(3) that defendant shall pay to plaintiff as reimbursement for plaintiffs' costs and attorneys fees the sum of $7.00 in Court costs and $15,000 in attorneys' fees; and

(4) that the Judgment and this Injunctive Decree herein shall not be deemed final from which either party may appeal for the reason that plaintiff has waived its prayer for damages and lost profits conditioned on *313 defendant's not appealing the judgment and decree. I will thus give defendant thirty (30) days from the date hereof to advise this Court if it intends to appeal. If it does intend to appeal, then the judgment and decree entered here will not be considered final and the Court will proceed to conduct a hearing on the issue of damages and lost profits. However, if defendant notifies the Court that it will not appeal, then, at such time, the judgment and decree herein will become final.

NOTES

[1] 28 U.S.C. § 1338(a), which provides in pertinent part: "The district courts shall have original jurisdiction of any civil action arising under any Act of Congress relating to patents, plant variety protection, copyrights and trademarks."

[2] 28 U.S.C. § 1338(b), which provides that "[t]he district courts shall have original jurisdiction of any civil action asserting a claim of unfair competition when joined with a substantial and related claim under the copyright, patent, plant variety protection or trade-mark laws." This statutory pendant jurisdiction, however, is not necessary in the Virgin Islands in view of the fact that the District Court of the Virgin Islands has territorial as well as federal jurisdiction.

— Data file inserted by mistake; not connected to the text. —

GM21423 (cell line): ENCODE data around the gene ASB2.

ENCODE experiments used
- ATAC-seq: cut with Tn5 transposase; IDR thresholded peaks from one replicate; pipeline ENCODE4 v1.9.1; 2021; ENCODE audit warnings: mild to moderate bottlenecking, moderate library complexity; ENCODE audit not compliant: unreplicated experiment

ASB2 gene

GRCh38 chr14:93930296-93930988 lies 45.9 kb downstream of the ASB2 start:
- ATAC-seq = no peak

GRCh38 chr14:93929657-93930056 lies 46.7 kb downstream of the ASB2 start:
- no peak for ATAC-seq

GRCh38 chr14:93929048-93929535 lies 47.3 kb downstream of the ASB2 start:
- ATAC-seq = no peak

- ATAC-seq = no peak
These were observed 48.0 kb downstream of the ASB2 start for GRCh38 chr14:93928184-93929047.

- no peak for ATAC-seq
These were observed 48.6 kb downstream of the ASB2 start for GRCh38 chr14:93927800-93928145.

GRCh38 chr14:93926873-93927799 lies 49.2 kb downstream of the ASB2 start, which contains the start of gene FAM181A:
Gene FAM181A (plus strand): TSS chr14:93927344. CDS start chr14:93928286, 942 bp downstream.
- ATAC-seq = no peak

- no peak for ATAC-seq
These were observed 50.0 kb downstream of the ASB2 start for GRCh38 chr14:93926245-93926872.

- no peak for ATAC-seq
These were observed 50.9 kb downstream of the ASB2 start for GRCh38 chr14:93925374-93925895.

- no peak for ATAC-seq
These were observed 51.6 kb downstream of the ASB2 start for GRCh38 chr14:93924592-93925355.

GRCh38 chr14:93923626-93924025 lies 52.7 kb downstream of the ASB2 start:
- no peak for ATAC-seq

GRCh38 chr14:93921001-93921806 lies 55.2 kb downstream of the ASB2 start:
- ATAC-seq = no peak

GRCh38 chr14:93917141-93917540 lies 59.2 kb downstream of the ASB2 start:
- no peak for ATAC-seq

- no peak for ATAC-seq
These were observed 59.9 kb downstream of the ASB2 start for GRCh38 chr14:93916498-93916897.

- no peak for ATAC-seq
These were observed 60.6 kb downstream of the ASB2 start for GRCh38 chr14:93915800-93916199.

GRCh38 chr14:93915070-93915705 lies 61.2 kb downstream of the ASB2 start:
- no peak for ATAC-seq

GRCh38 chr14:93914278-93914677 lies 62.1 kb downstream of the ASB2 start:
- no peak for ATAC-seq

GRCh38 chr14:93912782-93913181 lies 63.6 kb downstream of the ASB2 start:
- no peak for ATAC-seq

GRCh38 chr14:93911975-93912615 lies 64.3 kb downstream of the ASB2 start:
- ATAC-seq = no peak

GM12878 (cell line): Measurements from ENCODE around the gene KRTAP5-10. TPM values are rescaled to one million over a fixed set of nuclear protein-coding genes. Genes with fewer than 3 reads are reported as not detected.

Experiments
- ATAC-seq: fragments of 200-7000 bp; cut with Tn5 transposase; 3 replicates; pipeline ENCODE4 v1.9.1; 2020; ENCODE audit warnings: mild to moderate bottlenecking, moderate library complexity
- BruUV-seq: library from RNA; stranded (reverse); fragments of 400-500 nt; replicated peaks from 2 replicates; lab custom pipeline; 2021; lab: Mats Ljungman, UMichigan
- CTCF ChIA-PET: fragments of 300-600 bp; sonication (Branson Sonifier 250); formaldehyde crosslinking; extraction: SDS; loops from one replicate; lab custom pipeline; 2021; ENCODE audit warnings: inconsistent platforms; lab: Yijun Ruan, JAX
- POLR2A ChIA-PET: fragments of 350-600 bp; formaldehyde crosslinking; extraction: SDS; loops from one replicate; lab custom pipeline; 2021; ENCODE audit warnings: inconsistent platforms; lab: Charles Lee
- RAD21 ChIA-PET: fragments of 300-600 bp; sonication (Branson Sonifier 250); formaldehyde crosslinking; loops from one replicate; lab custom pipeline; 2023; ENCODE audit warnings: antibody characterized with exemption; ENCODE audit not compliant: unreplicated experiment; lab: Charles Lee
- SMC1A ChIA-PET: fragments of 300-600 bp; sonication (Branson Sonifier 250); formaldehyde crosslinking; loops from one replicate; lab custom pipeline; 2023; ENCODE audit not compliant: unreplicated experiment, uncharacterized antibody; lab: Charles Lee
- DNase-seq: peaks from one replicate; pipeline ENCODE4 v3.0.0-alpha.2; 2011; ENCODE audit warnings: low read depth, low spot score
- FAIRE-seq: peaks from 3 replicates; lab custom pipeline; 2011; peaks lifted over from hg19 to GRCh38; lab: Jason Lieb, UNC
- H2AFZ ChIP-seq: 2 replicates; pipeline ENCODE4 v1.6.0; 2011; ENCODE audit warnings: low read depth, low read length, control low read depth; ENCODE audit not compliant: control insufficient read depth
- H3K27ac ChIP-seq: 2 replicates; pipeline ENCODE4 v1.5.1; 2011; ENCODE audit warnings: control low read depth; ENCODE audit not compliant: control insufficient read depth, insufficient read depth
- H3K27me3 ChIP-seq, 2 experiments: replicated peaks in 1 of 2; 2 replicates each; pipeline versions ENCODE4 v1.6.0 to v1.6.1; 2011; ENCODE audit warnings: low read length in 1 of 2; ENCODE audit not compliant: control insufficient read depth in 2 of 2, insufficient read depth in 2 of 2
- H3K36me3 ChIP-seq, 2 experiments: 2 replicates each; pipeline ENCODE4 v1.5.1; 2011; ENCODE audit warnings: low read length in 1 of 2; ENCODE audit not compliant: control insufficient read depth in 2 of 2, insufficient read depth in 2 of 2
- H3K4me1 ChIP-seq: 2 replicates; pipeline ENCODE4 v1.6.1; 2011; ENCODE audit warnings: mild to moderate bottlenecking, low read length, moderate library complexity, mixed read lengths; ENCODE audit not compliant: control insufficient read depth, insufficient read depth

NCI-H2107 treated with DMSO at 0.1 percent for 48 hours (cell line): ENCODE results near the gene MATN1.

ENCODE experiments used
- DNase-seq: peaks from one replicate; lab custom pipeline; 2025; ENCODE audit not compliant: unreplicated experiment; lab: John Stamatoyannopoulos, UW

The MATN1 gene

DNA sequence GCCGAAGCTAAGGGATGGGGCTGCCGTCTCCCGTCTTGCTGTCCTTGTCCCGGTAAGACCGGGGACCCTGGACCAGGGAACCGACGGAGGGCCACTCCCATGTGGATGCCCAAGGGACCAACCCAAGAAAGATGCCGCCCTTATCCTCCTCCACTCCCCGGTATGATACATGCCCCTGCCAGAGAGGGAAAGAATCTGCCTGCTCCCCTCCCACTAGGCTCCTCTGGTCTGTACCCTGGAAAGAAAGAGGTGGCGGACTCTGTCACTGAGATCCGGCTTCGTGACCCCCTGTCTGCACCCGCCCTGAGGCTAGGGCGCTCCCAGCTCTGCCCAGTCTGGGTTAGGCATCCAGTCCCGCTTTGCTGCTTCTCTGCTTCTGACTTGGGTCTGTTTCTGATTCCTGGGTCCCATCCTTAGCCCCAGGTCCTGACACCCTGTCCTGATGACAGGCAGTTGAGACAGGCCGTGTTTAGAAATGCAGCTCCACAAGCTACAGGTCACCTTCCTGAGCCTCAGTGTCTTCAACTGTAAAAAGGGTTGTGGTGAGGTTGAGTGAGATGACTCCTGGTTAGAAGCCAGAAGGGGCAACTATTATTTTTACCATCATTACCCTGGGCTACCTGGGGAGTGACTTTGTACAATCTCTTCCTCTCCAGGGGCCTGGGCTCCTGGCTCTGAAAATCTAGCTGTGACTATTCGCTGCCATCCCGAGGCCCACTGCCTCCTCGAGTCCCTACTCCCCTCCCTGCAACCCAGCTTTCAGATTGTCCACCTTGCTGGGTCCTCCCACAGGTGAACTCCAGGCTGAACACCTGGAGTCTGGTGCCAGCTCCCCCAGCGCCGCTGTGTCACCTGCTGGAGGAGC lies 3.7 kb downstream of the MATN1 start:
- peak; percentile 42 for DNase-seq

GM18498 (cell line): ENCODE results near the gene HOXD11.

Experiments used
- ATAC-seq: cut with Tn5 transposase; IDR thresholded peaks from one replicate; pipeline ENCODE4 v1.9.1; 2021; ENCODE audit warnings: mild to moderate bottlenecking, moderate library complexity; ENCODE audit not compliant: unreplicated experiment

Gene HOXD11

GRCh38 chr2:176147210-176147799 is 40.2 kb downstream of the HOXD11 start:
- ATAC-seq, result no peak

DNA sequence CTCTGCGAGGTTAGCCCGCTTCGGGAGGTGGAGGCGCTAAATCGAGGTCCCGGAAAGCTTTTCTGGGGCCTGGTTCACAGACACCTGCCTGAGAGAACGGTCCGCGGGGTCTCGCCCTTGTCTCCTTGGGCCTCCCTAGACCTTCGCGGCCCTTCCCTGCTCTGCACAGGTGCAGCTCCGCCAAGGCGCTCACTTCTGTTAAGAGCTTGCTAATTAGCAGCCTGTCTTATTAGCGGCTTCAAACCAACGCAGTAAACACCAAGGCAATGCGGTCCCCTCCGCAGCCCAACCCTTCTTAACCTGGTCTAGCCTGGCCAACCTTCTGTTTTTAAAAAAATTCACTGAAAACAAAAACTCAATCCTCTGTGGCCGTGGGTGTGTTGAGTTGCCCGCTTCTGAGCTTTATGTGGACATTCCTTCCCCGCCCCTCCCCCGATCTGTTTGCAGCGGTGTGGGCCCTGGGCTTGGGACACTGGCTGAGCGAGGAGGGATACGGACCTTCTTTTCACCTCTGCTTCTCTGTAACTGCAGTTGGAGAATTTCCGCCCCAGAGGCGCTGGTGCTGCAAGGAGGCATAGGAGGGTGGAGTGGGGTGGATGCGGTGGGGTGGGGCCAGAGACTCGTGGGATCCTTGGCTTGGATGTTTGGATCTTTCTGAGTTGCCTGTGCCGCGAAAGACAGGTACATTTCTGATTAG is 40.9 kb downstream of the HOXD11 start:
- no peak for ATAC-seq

[3] Fed.R.Civ.P. 12(c) provides in pertinent part: "After the pleadings are closed but within such time as not to delay the trial, any party may move for judgment on the pleadings. If, on a motion for judgment on the pleadings, matters outside the pleadings are presented to and not excluded by the court, the motion shall be treated as one for summary judgment and disposed of as provided in Rule 56 . . .."

[4] General Corporation Law, Chapter 1, 13 V.I.C. § 403(2). Section 403 provides as follows:

No corporation created by the laws of any foreign country or any State of the United States, or the laws of the United States shall be deemed to be doing business in the Virgin Islands, nor shall the corporation be required to comply with the provisions of Section 401 and 402 of this title under the following conditions, or any of them, namely if

. . . . .